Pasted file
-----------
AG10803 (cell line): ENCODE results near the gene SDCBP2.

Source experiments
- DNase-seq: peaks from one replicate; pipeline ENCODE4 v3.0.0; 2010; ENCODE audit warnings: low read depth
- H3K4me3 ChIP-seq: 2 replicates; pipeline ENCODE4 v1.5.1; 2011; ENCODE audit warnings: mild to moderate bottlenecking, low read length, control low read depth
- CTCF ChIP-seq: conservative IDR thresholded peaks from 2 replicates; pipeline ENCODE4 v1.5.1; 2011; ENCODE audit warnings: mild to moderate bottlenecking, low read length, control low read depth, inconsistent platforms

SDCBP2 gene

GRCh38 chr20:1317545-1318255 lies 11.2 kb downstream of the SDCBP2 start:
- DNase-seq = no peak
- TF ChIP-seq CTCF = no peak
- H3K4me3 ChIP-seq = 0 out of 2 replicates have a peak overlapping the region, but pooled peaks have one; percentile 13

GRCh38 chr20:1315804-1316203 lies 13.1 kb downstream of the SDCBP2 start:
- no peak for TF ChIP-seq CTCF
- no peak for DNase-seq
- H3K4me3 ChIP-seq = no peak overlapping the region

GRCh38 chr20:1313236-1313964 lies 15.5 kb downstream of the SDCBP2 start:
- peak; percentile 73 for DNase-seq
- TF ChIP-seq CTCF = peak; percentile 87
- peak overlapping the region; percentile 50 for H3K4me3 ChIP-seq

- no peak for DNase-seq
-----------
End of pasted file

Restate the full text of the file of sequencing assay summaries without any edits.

AG10803 (cell line): ENCODE results near the gene SDCBP2.

Source experiments
- DNase-seq: peaks from one replicate; pipeline ENCODE4 v3.0.0; 2010; ENCODE audit warnings: low read depth
- H3K4me3 ChIP-seq: 2 replicates; pipeline ENCODE4 v1.5.1; 2011; ENCODE audit warnings: mild to moderate bottlenecking, low read length, control low read depth
- CTCF ChIP-seq: conservative IDR thresholded peaks from 2 replicates; pipeline ENCODE4 v1.5.1; 2011; ENCODE audit warnings: mild to moderate bottlenecking, low read length, control low read depth, inconsistent platforms

SDCBP2 gene

GRCh38 chr20:1317545-1318255 lies 11.2 kb downstream of the SDCBP2 start:
- DNase-seq = no peak
- TF ChIP-seq CTCF = no peak
- H3K4me3 ChIP-seq = 0 out of 2 replicates have a peak overlapping the region, but pooled peaks have one; percentile 13

GRCh38 chr20:1315804-1316203 lies 13.1 kb downstream of the SDCBP2 start:
- no peak for TF ChIP-seq CTCF
- no peak for DNase-seq
- H3K4me3 ChIP-seq = no peak overlapping the region

GRCh38 chr20:1313236-1313964 lies 15.5 kb downstream of the SDCBP2 start:
- peak; percentile 73 for DNase-seq
- TF ChIP-seq CTCF = peak; percentile 87
- peak overlapping the region; percentile 50 for H3K4me3 ChIP-seq

- no peak for DNase-seq